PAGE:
IMF needs around $350 billion more capital: G20 source
PARIS (Reuters) - The International Monetary Fund may need a capital injection of about $350 billion to give it more firepower to fight economic crises, an emerging market G20 source said on Friday.
The senior delegation source said that any recapitalization would not be part of a plan the euro zone aims to present later this month to stem its deepening debt crisis.
A second source at the G20 finance chiefs' talks in Paris cautioned that there was little chance of an agreement on any capital increase being agreed at their two-day meeting.
The IMF is weighing whether it could expand its rescue lending capacity through debt issuance or bilateral borrowing as part of a review of its crisis-fighting resources mandated by the lender's managing director, Christine Lagarde.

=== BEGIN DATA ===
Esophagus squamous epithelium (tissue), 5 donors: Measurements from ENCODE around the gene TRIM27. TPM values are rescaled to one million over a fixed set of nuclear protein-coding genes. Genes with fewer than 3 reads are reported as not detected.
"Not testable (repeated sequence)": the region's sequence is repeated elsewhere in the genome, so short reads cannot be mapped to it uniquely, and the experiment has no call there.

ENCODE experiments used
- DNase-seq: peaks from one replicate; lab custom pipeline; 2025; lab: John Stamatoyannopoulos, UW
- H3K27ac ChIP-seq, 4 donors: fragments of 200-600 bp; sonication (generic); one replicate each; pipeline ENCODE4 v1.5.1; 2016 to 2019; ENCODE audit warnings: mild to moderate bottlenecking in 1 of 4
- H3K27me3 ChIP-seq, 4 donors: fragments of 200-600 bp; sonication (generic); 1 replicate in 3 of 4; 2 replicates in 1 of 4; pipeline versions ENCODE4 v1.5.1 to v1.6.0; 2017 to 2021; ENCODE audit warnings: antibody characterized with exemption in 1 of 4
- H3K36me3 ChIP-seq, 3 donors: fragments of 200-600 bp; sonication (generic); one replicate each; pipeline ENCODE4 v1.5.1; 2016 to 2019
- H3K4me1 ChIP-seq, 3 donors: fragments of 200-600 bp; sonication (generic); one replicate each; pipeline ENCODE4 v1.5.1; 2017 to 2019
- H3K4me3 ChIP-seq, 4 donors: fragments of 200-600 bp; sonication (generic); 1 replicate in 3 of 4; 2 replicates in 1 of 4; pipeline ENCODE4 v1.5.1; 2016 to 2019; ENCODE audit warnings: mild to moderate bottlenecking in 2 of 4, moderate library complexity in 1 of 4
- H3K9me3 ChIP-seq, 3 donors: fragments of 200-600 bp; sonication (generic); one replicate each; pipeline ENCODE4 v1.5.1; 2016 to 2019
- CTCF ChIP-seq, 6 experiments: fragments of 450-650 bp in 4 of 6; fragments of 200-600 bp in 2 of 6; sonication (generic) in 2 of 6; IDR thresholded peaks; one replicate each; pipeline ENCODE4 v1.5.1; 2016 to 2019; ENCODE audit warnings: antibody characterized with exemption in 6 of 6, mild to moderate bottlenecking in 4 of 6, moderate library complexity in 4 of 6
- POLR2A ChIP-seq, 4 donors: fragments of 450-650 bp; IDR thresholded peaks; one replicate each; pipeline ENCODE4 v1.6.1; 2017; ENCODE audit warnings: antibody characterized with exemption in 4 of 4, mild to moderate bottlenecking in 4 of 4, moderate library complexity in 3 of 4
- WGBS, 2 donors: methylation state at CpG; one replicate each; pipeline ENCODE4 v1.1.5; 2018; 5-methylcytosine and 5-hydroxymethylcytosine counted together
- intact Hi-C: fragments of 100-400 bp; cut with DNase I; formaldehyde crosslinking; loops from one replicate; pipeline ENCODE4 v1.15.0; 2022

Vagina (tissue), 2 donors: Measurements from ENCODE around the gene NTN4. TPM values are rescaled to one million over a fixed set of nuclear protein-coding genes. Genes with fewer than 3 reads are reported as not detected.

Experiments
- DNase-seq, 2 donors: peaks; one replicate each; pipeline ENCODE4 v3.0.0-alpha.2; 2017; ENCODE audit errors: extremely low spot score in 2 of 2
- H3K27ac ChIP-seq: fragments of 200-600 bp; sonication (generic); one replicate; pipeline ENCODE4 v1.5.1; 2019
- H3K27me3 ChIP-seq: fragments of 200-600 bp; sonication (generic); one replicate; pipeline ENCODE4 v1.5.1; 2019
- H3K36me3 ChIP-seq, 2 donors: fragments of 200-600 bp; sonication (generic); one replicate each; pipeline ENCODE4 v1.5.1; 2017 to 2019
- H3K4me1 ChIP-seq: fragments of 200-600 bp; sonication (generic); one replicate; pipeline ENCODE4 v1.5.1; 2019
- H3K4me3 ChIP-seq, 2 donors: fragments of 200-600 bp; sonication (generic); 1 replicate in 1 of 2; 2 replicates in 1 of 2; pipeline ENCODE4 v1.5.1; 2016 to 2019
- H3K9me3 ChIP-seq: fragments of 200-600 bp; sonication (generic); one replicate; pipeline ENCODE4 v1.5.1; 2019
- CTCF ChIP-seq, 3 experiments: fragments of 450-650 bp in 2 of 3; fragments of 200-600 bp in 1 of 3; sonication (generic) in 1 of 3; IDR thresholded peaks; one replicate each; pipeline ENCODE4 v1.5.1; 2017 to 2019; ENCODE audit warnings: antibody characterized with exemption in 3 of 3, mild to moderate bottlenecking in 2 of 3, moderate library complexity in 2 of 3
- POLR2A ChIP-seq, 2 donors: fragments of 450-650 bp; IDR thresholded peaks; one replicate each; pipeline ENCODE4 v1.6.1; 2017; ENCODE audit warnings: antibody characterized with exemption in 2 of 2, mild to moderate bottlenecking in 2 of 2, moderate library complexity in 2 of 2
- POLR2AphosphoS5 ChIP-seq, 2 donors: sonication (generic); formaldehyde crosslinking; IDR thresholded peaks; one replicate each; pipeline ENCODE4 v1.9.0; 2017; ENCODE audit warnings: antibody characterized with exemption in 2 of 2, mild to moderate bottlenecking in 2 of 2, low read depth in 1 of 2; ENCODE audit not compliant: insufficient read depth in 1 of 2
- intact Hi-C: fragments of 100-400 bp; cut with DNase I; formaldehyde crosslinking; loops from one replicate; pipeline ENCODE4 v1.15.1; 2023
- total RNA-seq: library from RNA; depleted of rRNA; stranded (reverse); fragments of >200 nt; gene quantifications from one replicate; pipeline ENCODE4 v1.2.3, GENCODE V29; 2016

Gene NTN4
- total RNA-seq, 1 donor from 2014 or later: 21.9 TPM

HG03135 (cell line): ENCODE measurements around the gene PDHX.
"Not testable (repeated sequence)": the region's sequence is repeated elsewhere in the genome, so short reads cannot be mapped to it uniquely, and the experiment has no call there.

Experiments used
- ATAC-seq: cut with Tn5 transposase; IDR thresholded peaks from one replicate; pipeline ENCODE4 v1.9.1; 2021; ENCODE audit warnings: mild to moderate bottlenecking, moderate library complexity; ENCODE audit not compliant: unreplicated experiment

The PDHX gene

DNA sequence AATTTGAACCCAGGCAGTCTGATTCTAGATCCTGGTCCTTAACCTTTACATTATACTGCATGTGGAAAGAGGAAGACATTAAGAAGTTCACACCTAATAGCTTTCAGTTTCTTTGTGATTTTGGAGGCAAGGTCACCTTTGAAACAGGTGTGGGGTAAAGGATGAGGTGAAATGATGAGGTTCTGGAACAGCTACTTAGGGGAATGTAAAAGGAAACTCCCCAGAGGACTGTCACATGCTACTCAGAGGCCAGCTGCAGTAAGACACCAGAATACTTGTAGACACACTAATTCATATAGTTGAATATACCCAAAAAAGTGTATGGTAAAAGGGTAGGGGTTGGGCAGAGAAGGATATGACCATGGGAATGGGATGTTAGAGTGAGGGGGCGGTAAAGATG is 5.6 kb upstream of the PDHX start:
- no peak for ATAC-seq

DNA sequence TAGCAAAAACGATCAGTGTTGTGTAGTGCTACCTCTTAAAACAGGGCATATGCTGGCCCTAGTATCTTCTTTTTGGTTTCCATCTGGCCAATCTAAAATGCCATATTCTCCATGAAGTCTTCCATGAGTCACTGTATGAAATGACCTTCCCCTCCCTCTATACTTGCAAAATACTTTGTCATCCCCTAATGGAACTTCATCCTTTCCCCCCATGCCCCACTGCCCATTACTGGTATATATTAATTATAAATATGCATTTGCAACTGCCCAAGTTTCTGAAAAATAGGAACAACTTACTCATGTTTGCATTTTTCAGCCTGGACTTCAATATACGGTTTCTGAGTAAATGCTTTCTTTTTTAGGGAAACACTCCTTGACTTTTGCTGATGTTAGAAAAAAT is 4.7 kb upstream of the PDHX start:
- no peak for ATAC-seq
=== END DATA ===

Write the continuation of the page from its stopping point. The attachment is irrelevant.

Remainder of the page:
Should a country the size of Italy or Spain need rescuing, the IMF's funds could be severely strained.
But the IMF's dominant shareholders, including the United States, Japan, Germany and China, would likely be wary of a new independent funding source that could dilute their influence.
"The IMF has $380 billion worth of resources. It has ample capacity. The issue I think at hand, first and foremost (is that) Europe has substantial resources, Europe has substantial capacity," Lael Brainard, Treasury Under Secretary for International Finance, said this week.
Lagarde and the IMF staff have said the Fund's existing resources could prove woefully inadequate if Europe's crisis gets worse. A staff study obtained by Reuters suggested that the IMF may face demands for $840 billion in a "worst-case" scenario.
IMF officials have floated unconventional ideas. Earlier this month, IMF Europe chief Antonio Borges suggested setting up a special-purpose vehicle to buy Spanish or Italian bonds alongside the euro zone bailout fund, but he quickly backed away from the suggestion. Continued...